My sister arrives in less than two hours and I’m not quite ready. I woke up this morning feeling pretty gross but I headed to the gym hoping it would work itself out. Well, I’m still hoping. Not good timing at all but I’ll get through it!
So, last week I was reading through Fast Company when I came upon an interesting infographic. (I have a weird love for infographics)
If you know much of anything at all about the Google offices, you probably know they have some pretty awesome perks. I’ve been lucky enough to visit the office here in New York three times. Not only is it directly across the street from Chelsea Market (an amazing perk in itself) but from what I was able to see, the design of the space is fantastic, Googlers can scoot around the office on scooters, there are snack bars, open work spaces, tables where you can get away from your desk for a bit to work or eat, and an awesome cafeteria.
Granted, it has been said that Googlers work very long hours and even with all the perks, turnover is pretty high. It seems to me, the thought behind such an awesome cafeteria could be that it keeps people on campus rather than leaving for lunch or dinner, so they can spend more time working. (I could be wrong, but this seems pretty logical to me from my jaded, pessimist New Yorker point of view).
Well, it seems Googlers were taking advantage of the awesome cafeteria and snack bars, with all the deliciousness (and calories) they had to offer. So, (I’m guessing here) the top Googlers realized it would probably do everyone even more good, if they not only had the food available, but had a little bit of help to make the right choices so they weren’t so likely to pick the high calorie foods as often. While we work better when we’re not hungry, we also tend to work better when we’re not in a food coma.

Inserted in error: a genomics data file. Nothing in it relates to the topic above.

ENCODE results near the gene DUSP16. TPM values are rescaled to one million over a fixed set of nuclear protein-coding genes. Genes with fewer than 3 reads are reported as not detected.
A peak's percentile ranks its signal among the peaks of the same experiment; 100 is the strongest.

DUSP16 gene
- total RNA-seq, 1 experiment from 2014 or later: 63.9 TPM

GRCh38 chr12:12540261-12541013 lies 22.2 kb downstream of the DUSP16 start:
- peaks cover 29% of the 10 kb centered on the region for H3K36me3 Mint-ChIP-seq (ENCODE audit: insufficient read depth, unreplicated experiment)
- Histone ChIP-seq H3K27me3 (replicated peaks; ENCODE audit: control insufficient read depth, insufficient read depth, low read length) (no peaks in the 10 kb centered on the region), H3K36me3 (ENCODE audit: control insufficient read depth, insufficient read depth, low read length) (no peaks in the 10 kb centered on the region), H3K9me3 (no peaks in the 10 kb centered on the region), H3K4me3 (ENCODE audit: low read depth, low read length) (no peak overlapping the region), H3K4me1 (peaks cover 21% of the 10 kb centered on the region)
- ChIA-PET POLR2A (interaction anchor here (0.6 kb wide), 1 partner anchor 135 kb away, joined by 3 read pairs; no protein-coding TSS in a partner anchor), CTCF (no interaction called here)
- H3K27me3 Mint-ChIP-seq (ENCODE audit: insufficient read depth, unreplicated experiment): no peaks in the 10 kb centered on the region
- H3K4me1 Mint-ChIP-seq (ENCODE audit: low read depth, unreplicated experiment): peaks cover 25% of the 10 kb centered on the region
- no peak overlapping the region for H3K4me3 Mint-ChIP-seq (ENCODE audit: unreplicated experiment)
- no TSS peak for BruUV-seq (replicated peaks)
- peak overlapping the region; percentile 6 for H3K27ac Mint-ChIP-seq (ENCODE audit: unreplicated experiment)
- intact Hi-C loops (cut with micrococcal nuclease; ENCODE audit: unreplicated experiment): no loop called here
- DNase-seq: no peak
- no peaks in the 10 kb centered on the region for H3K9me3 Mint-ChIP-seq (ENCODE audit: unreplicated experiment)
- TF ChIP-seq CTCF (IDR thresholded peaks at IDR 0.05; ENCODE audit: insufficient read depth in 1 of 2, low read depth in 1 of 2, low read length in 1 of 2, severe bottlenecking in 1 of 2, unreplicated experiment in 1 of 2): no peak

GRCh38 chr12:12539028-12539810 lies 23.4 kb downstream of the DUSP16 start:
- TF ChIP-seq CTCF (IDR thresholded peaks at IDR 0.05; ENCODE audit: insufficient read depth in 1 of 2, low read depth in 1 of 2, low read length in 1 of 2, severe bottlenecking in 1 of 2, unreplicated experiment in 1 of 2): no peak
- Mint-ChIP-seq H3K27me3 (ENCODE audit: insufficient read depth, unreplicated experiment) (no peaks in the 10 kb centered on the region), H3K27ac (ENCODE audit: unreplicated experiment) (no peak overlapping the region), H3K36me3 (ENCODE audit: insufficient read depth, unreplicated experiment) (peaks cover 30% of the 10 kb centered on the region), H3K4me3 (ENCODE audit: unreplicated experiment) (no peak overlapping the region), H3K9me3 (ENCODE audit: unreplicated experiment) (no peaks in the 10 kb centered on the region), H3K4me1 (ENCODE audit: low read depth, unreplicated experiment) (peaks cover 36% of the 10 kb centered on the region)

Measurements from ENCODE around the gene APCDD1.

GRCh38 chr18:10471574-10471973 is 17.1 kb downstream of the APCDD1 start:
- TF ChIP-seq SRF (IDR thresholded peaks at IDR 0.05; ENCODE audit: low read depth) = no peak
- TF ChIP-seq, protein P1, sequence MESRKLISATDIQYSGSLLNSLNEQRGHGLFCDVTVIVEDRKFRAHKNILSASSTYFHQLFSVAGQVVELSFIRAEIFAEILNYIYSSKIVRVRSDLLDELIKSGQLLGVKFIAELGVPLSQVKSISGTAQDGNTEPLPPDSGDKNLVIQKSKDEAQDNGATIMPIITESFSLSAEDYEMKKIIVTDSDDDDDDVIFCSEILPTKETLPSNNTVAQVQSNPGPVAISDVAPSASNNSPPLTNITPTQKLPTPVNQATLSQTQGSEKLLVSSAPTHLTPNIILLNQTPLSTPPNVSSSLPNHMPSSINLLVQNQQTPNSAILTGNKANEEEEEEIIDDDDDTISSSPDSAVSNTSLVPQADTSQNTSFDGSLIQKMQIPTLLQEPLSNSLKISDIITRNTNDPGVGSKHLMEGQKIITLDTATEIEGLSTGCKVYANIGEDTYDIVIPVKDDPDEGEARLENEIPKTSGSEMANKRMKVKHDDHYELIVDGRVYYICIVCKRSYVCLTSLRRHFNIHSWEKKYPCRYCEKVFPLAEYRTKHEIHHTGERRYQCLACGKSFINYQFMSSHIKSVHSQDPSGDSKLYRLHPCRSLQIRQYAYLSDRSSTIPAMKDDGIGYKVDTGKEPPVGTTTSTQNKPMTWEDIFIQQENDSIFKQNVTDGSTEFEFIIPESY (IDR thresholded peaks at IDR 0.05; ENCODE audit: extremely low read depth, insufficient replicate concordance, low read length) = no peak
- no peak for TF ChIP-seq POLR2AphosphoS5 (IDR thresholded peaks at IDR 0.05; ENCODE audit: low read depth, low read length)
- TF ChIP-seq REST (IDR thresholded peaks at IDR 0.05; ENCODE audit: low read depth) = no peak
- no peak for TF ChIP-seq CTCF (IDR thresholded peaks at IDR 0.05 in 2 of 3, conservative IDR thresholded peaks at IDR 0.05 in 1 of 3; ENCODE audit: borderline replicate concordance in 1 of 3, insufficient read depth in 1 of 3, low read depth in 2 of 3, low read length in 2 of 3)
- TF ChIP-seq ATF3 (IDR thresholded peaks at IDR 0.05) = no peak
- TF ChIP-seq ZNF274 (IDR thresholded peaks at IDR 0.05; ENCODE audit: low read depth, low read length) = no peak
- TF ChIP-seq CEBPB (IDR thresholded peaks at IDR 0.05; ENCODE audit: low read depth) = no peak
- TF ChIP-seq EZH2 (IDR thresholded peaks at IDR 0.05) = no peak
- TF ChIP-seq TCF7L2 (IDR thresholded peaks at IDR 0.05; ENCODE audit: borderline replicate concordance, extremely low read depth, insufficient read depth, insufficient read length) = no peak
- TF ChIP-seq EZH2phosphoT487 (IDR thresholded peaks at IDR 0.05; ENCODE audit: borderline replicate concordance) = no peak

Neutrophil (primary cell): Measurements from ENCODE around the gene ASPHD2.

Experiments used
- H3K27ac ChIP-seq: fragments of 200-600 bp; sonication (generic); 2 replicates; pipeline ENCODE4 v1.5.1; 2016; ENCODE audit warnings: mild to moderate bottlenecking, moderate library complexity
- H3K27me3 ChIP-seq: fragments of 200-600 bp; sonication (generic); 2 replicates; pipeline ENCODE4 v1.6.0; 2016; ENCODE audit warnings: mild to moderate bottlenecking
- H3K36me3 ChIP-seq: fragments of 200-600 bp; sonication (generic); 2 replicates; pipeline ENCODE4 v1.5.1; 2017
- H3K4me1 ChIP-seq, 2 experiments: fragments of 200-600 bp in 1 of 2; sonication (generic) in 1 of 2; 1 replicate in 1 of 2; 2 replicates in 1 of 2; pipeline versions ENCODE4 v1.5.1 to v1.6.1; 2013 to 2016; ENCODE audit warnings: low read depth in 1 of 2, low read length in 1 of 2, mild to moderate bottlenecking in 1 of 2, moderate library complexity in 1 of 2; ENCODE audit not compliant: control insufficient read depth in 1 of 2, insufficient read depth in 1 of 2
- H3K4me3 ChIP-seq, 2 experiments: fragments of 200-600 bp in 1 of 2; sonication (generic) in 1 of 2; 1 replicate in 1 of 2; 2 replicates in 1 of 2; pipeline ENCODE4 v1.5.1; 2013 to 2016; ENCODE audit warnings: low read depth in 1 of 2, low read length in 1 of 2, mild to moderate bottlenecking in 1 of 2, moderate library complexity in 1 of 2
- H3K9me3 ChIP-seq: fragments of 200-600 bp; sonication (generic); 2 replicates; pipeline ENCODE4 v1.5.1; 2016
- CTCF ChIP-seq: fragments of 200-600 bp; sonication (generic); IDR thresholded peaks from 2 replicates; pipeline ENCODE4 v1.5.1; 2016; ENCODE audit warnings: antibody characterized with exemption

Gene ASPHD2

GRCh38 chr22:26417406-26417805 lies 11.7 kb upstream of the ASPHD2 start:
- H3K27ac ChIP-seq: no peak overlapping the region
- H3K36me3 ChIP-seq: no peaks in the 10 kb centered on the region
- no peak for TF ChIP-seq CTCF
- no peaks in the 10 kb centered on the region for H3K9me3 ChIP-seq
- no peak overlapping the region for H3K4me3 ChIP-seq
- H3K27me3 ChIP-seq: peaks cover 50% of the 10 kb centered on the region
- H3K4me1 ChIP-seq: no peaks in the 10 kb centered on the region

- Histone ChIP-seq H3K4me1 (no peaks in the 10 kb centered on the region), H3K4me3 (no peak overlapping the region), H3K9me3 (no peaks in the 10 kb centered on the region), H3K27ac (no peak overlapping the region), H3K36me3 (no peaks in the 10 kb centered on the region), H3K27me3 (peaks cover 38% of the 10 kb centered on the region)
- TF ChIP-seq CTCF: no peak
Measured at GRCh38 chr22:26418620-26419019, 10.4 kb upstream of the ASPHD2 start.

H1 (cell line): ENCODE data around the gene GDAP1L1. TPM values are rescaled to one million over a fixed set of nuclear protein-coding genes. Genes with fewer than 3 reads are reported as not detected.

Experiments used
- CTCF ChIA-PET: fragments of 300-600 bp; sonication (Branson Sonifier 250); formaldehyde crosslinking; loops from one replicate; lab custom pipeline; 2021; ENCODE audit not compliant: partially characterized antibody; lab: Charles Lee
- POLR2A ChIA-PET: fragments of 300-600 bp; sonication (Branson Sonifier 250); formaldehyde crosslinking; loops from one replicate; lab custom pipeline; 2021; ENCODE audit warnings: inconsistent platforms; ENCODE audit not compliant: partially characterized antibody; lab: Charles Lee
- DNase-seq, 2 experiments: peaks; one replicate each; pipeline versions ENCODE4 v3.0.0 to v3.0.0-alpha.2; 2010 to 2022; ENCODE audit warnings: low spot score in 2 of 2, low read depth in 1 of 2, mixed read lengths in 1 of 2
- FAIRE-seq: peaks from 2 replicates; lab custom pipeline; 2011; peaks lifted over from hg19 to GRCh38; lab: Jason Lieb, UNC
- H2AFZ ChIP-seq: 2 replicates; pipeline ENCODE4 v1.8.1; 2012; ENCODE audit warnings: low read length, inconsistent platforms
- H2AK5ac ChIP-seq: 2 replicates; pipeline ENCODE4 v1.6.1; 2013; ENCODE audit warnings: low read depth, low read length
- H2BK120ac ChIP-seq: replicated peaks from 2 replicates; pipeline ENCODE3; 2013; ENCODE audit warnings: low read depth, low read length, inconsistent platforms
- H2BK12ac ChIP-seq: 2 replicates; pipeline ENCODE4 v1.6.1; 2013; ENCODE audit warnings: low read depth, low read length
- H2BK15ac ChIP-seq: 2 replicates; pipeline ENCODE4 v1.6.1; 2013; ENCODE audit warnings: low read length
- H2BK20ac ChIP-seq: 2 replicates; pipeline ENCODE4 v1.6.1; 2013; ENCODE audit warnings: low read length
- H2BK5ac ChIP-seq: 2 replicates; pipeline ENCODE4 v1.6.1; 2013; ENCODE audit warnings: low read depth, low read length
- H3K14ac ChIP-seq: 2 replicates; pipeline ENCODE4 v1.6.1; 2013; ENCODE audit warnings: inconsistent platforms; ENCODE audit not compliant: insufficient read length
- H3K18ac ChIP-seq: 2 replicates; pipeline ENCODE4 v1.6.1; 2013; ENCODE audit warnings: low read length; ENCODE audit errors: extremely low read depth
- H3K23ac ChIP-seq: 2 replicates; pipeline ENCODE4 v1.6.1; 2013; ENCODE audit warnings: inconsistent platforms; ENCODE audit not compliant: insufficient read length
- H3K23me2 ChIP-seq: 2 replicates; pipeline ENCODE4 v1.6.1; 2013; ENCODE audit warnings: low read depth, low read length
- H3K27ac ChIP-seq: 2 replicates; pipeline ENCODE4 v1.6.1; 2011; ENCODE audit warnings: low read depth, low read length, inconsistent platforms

We are all pretty aware of the fact that one day Google might just take over the world. With all the info they know about us already, I’m pretty sure they know what website we’re going to go to next before we do, and probably even know what we’re going to have for dinner before we do. So, it’s not out of the world to believe that they can figure out the best way to design a cafeteria so that people think a little bit more, even without knowing it, before they dig into the fried chicken with gravy and the brownie a la mode.
I’m not going to lay it all out for you here, cause that would just be rude and taking credit for someone else’s work, so instead I’ll point you to THIS article in the April issue of Fast Company. What Jennifer Kurkoski, and her team, have done is pretty simple and ingenious. It’s pretty cool that the Top Googlers realized this was an important thing to do, and it’s pretty awesome how Kurkowki and her team figured out how to do it. Well, awesome with a side of mind games. I would just love to sit in on one of their meetings!
Okay, now that you’ve finished reading my long diatribe, go over and read the real article. Don’t worry, it’s not as long as this was!
Here’s a preview (click on the picture for the article):
- Do you ever eat in a cafeteria? What’s your method?
- Random q: What’s the best thing that’s happened for you this week so far?
Today’s workout -
- 40 min elliptical
- 2x15 lat pulldown
- 2x15 tricep kickback
- 2x15 bent row
- 3x10 leg press
- 10min stair stepper
- 2x15 seated row
- 150 ab exercises
- 1x50sec plank